# Kirchhoff Law

## Current Electricity of Class 12

### KIRCHHOFF LAW :

There are certain rules and techniques to solve the complicated circuits, containing resistances and batteries.  These rules enable us to handle the complicated circuit systematically. The method given by Kirchoff is one of them. Kirchoff’s law is incomplete without defining the basic terms.

### Branch Point

The branch point in the network is the point where three or more conductors are joined.

### Loop

A loop is any closed conducting path.

### Junction rule

It is based on the law of conservation of charge. At a junction in a circuit, the total incoming current is equal to the total outgoing current. In other words, the algebraic sum of the currents at a junction is zero. A junction in a circuit is neither acts as a sink nor as a source of charge.

### Loop rule

It is based on the law of conservation of energy. The algebraic sum of the potential drop around any closed path is zero.

 In case of a resistor of resistance 'R' potential will decrease in the direction of current. Hence, for the shown conductor, potential drop across a resistance is IR  VB – VA = – I R
• For an emf source, the changes in potential will be obtained as illustrated below.

 Emf = ε,   internal resistance = r vB – vA = − ε − ir Emf = r ε,   internal resistance = r vB − vA = ε − ir
 Illustration16.Calculate current in each resistance in the electrical circuit shown in the figure.  The internal resistances of the cells are negligible.

Solution:Applying Kirchhoff’s second law to the mesh adca, we get

− I1 × 1 – 2 (I1 + I2)  + 1 = 0

I1 + 2(I1 + I2) = 1

3I1 + 2I2 = 1. . . (i)

Applying Kirchhoff’s second law to the mesh abca, we get

2 – 1 × I2 – 2(I1 + I2) = 0

or,  I2 + 2(I1 + I2) = 2

2I1 + 3I2 = 2 . . . (ii)

solving (i) and (ii), we get,

I1 = − 0.2 A  and I2 = 0.8 A

Current in 2Ω resistance  = (0.8 – 0.2)A = 0.6 A.

Illustration 17.What is the potential difference between the points M and N for the circuits shown in the figures,  For case I and case II?

 Solution :Case I: I = = 1.2 A So for cell E1, vA − E1 + Ir1  = vB          i .e. vA − vB  = E1 − Ir1   = 12 − 1.2 × 3 = 8.4 V For cell E2,  vC − E2 − Ir2 = vD i.e. vC − vD = 6 + 1.2 x 2  = 8.4 V

Hence, vC − vD = vA − vB  = vM − vN = 8.4 V

 Case II: I =   A For cell E1, vA − E1 + Ir1 = vB  i.e. vA − vB = E1 − Ir1 = 12 – 3.6 ×3 = 1.2 V  For cell E2, vc + E2 − Ir2 = vD   i.e. vC − vD = −E2 + Ir2 = −6 + 3.6 × 2 = 1.2 V Hence, vA − vB = vC − vD = vM − vN = 1.2 V Illustration 18.The given network is part of another larger circuit. Calculate the potential of point D.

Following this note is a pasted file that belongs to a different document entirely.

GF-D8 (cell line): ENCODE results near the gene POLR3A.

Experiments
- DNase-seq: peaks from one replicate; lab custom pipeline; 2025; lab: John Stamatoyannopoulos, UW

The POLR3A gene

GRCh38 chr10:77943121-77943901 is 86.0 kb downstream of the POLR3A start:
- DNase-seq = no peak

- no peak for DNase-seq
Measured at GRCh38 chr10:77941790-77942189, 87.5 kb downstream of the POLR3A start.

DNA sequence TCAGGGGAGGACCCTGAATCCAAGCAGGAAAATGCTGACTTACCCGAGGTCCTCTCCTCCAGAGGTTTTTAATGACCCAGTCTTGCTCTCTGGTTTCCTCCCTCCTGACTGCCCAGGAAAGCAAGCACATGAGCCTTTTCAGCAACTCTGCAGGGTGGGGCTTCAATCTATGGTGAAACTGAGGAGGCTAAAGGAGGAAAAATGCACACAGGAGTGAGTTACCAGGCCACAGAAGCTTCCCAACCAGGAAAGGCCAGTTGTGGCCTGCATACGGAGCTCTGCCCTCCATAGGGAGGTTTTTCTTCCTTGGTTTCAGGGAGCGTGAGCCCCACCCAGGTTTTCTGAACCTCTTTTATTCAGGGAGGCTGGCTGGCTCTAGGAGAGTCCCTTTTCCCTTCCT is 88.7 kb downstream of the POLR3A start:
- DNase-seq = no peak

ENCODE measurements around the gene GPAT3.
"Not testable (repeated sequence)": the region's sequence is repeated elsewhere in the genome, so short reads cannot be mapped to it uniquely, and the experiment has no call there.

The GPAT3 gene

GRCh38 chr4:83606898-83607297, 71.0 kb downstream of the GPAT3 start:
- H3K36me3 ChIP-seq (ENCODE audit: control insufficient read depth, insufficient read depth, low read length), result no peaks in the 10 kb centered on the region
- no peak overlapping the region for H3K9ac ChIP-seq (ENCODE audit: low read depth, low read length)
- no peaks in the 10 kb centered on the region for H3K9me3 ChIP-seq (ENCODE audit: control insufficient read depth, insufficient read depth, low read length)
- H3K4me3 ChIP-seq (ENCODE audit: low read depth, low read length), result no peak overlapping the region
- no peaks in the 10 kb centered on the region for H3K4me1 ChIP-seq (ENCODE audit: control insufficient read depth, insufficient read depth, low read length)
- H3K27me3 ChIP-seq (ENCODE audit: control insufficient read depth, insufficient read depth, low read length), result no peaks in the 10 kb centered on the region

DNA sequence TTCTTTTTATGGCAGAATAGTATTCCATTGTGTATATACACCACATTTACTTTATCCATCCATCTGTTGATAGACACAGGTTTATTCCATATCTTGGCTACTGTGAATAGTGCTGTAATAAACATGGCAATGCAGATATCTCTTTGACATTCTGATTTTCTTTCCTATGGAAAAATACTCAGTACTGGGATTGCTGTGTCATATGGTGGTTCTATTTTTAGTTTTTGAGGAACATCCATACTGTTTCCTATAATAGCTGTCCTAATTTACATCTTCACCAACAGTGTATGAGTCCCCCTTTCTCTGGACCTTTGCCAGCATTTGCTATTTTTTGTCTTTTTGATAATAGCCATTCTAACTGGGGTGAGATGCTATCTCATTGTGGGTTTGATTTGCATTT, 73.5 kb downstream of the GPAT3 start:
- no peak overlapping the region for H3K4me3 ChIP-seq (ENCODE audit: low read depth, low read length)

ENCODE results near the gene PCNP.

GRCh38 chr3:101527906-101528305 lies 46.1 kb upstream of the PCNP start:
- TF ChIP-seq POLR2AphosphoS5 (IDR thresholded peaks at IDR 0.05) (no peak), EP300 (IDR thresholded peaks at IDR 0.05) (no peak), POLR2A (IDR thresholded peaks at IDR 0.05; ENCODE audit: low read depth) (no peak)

Solution :Let the potential of point O be x volts

Going from D to O, we get VO − VD = 6 × 3 = 18 volt

⇒  VD = x – 18

Let us assume that the current goes away from point O to the points A, B, C and D through all branches

⇒ iOA + iOB + iOC + iOD = 0

⇒ x = 18 V

⇒ D is at a potential of 0 volts.

Illustration 19.The following figure shows part of certain circuit. Find

(i) power dissipated in 6 Ω resistance.

(ii) potential difference VC  − VB

(iii)  potential  difference VA − VD

Solution:

Apply junction rule to calculate the current through each resistor

(i) P = I2R     ⇒      P(6Ω) = 24  watt

(ii) VC − VB = VBC = 4 + (5 × 2) + 5 + (7 × 4) + 9 × 1 = 55 V

(iii) VA − VD  = VDA =  −2 × 2 − 8 + 7 ×4 + 5 + 6 × 2 = 33 V

 Illustration 20.Find the equivalent resistance between M and N.
 Solution :For loop 1: −I1R + R(I – 2I1) + nR(I – I1) = 0 ⇒ I1 (R + 2R + nR) = I (R + nR) ⇒ I1 = I(n + 1)/(n + 3) For loop AMCNDA ;  we have from Kirchoff’s  loop law  −I1R – (I – I1)nR  + V = 0 ⇒ I1 (R – nR) = V – nIR ⇒ I(n + 1)/(n + 3) R(1 – n) + nIR = V

⇒ IR = V

⇒ V = IR (1 + 3n)/(n + 3)

∴  Req = (3n + 1)/(n + 3)R

### Carbon Resistors

To make a carbon resistor, carbon with a suitable binding agent is moulded into a cylinder.  Wire leads are attached to this cylinder. The resistor is enclosed in a plastic or ceramic jacket.  The resistor is connected to the circuit by means of two leads. Carbon resistors of different values are commercially available.  They are widely used in electronic circuits of radio, amplifier, etc.

### Colour Code for Carbon Resistors

The resistances of a carbon resistor are indicated by means of colour code printed on it.  The resistor has a set of coaxial coloured rings on it with their significance as indicated in the table shown.

 Colour Number Multiplier Tolerance (%) Black 0 1 Brown 1 101 Red 2 102 Orange 3 103 Yellow 4 104 Green 5 105 Blue 6 106 Violet 7 107 Gray 8 108 White 9 109 Gold 10−1 5 Silver 10−2 10 No colour 20

To read the value of a carbon resistance, the following sentence serves as an aid to memory.

BBROY Great Britain very good wife

From the left end, first two bands indicate the first two significant figures of the resistance in ohms. The third band indicates the decimal multiplier and the last band indicates the tolerance or possible variation in percent about the indicated value.  In the absence of fourth band, tolerance is ±  20%.

 Illustration 21.The figure shows a colour–coded resistor.  What is the resistance of this resistor?

Solution:The number for yellow colour is 4.  The number for violet colour is 7. Brown colour gives a multiplier of 101.  Gold indicates a tolerance of 5%.  So, the resistance of the given resistor is 47 × 10 Ω ±  5%.